International Women’s Day started in 1909 and was originally organized by the Socialist Party of America. In 1910, at the international Socialist Women’s Conference, it was proposed that it be organized annually. Following on the heels of the women’s suffrage in Russia in 1917, March 8th became the officially designated date and, to this day, it is a national holiday in Russia. In 1967, the feminist movement adopted it and the United Nations began celebrating it in 1977.
This year is particularly notable for U.S. women as we celebrate the 100th anniversary of the 19th amendment to the Constitution, which gave women the right to vote.
The right of citizens of the United States to vote shall not be denied or abridged by the United States or by any State on account of sex.
Congress shall have power to enforce this article by appropriate legislation.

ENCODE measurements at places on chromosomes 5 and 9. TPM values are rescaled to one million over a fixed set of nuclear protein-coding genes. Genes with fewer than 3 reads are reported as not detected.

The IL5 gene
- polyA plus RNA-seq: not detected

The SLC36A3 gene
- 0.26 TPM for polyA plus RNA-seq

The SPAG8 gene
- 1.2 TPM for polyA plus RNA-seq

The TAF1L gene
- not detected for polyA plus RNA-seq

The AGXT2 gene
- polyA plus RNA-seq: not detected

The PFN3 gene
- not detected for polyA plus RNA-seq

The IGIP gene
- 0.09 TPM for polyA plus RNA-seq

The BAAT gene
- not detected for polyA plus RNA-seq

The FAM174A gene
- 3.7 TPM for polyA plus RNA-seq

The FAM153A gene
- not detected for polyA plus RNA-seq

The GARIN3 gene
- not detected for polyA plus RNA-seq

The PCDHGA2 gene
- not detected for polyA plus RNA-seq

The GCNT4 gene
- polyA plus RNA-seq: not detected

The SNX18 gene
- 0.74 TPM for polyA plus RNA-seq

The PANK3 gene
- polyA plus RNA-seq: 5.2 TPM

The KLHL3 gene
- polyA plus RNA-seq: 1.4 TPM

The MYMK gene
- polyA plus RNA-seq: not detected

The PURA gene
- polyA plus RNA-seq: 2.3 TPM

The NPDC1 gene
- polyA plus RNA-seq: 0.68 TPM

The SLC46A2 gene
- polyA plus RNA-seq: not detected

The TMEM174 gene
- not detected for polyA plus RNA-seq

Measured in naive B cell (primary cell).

The Library of Congress in Washington, D.C. has curated an exhibit to commemorate this historic event called Shall Not Be Denied: Women Fight for the Vote, which will be running through September 2020. If you cannot make it to D.C., you can explore aspects of the exhibit online.
In tandem with this, the National Portrait Gallery (Smithsonian, Washington, D.C.) has a extensive exhibit which includes hundreds of objects as well as manuscripts. It is entitled Votes for Women. The exhibit is impressive for its breadth and depth and would be well worth your time if you are in the nation’s capital. But if you are unable to see it in person you can explore aspects of it online, here at this link.